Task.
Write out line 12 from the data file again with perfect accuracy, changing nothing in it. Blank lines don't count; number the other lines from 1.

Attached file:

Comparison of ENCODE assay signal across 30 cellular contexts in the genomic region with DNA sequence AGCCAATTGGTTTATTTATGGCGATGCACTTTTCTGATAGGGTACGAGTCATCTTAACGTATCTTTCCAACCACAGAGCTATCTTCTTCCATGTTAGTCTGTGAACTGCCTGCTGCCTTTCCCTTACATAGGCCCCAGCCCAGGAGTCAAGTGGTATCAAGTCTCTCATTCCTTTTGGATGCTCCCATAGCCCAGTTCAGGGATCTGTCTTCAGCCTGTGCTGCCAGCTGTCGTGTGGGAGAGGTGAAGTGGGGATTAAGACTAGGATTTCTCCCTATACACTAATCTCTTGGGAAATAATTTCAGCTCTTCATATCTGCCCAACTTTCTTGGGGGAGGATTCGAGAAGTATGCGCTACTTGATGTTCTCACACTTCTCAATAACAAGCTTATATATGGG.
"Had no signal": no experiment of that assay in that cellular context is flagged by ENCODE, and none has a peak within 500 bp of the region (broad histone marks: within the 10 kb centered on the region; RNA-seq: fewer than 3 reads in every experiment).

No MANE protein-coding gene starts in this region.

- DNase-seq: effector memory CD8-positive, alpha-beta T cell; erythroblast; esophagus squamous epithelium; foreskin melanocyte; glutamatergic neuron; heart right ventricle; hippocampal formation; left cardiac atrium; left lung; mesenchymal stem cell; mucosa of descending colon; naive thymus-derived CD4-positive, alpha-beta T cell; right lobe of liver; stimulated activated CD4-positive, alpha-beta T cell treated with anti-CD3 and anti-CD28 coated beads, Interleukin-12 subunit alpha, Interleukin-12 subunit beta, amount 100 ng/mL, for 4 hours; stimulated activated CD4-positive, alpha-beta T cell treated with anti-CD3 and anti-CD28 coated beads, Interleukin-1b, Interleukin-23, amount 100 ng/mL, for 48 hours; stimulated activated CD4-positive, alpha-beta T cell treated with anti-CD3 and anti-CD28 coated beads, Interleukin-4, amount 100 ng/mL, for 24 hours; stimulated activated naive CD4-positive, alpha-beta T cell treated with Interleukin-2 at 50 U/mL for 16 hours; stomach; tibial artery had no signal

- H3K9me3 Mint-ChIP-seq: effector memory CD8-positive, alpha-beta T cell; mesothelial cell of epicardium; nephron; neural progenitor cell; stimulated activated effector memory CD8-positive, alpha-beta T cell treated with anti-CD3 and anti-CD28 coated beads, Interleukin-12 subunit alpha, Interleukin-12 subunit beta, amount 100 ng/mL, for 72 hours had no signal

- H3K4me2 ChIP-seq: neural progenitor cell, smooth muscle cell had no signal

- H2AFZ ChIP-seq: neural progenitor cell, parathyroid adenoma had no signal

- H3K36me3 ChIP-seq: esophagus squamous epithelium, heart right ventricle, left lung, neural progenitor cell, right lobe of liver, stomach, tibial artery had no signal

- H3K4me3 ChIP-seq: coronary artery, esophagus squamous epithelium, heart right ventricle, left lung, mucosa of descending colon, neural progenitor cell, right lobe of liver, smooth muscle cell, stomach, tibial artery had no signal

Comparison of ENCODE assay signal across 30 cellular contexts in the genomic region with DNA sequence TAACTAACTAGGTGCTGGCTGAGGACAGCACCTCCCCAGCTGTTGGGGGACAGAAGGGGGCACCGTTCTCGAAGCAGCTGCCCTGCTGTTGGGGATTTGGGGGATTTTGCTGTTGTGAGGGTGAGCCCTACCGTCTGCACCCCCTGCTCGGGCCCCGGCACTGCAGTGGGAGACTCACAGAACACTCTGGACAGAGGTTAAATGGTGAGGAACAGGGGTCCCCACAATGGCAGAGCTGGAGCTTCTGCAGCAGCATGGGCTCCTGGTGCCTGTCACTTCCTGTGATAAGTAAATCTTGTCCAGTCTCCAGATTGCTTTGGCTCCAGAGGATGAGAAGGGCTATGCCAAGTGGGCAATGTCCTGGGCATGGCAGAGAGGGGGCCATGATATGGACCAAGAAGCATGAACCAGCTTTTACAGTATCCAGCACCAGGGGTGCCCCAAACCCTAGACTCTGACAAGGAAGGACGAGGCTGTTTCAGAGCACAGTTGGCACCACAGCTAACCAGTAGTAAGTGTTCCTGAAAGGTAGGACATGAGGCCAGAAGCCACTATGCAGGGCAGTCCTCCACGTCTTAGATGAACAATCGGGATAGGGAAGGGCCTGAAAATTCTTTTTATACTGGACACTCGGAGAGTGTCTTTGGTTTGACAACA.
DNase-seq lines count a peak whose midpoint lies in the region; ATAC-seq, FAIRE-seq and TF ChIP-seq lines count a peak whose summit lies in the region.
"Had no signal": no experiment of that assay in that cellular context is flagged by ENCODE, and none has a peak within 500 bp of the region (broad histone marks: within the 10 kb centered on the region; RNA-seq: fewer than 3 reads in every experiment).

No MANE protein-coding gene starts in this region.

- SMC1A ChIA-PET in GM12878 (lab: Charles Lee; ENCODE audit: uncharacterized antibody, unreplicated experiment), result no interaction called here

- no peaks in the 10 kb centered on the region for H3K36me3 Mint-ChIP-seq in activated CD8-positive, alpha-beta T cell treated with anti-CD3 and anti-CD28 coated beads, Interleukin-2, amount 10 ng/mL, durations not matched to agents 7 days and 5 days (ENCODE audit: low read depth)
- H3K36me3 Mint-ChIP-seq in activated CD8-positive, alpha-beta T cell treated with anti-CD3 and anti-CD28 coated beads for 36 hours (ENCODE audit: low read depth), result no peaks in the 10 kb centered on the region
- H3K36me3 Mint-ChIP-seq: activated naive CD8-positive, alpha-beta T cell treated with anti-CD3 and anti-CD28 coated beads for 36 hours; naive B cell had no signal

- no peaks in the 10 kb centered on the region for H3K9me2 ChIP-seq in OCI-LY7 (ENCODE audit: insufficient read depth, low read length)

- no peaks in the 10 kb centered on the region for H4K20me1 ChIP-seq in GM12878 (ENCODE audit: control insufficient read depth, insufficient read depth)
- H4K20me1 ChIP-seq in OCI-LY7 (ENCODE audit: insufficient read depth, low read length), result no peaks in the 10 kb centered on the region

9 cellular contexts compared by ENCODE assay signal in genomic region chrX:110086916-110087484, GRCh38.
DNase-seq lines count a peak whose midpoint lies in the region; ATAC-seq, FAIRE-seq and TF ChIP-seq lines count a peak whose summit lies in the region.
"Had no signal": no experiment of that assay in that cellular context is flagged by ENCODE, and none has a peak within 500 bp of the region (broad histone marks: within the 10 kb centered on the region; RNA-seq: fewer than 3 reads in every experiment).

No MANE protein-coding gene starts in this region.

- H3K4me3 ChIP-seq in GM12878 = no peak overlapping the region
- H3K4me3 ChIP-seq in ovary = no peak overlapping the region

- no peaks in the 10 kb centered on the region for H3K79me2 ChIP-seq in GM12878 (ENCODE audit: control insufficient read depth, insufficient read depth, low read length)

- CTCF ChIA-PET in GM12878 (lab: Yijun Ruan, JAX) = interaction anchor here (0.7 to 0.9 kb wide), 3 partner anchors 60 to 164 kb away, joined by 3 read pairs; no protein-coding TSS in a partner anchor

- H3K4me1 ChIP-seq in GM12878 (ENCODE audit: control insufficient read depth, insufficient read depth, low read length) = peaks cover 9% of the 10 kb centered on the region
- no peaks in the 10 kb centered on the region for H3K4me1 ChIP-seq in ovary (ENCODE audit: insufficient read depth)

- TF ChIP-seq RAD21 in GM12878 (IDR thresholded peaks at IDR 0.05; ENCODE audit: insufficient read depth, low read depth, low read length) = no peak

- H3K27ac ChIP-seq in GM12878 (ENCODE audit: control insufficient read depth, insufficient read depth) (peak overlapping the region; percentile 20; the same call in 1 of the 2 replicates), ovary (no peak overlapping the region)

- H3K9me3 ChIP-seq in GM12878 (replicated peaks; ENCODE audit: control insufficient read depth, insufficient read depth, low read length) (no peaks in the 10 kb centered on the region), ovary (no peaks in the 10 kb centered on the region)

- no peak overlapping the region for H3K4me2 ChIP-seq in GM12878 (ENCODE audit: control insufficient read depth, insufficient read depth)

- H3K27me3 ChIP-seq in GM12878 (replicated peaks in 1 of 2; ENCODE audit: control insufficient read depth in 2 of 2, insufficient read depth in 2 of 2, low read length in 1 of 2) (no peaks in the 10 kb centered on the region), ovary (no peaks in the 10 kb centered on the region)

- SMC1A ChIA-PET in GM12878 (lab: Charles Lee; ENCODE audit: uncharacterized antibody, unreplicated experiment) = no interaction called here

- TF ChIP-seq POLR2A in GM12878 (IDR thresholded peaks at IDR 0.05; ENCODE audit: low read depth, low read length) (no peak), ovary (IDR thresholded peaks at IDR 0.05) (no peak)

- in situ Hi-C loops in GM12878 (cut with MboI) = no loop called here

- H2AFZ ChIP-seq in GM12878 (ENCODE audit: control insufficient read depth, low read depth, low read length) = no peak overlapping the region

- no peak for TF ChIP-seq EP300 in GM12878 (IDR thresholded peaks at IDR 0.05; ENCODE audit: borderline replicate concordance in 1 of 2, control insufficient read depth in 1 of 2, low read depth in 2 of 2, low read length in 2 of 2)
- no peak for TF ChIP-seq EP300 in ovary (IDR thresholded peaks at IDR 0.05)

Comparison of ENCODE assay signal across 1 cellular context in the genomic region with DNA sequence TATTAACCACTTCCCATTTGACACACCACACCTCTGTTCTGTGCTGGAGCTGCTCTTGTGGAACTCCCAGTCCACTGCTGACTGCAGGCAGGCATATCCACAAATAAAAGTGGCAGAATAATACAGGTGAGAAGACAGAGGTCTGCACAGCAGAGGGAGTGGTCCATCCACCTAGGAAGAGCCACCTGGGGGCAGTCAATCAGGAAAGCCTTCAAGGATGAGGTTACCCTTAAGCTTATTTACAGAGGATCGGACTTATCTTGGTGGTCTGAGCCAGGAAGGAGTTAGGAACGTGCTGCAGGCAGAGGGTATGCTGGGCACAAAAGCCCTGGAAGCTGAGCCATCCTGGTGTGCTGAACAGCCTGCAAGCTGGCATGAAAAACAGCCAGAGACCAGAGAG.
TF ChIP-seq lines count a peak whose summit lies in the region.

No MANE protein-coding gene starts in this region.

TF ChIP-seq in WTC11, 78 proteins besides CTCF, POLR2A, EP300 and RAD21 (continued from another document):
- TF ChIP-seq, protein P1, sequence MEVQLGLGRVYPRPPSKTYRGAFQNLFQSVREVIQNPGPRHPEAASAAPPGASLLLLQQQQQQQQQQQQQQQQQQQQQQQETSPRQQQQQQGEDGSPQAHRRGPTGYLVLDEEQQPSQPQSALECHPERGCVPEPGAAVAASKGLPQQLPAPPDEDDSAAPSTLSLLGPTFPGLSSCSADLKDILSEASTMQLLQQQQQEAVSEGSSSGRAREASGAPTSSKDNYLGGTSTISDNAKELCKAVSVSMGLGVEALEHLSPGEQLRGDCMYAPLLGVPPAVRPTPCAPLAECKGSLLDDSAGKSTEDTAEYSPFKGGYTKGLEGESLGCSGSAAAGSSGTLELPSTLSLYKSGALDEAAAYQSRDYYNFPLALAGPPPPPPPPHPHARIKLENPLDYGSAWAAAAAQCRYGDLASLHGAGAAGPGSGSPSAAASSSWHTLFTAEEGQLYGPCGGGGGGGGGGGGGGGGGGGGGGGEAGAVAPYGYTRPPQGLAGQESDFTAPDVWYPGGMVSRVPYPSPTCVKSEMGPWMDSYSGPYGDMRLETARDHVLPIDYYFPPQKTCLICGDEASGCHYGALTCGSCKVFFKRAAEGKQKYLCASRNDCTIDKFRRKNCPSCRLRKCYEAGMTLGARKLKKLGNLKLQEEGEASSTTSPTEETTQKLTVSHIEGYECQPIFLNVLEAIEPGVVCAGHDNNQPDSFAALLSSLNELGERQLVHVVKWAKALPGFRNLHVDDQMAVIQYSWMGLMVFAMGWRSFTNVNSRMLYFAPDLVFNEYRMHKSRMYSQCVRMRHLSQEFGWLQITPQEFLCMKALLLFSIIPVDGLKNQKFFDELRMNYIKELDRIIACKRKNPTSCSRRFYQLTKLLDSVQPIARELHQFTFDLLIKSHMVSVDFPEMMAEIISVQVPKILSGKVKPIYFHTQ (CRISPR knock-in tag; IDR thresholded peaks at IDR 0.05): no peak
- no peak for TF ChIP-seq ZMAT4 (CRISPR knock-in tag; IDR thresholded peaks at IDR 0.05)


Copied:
"Had no signal": no experiment of that assay in that cellular context is flagged by ENCODE, and none has a peak within 500 bp of the region (broad histone marks: within the 10 kb centered on the region; RNA-seq: fewer than 3 reads in every experiment).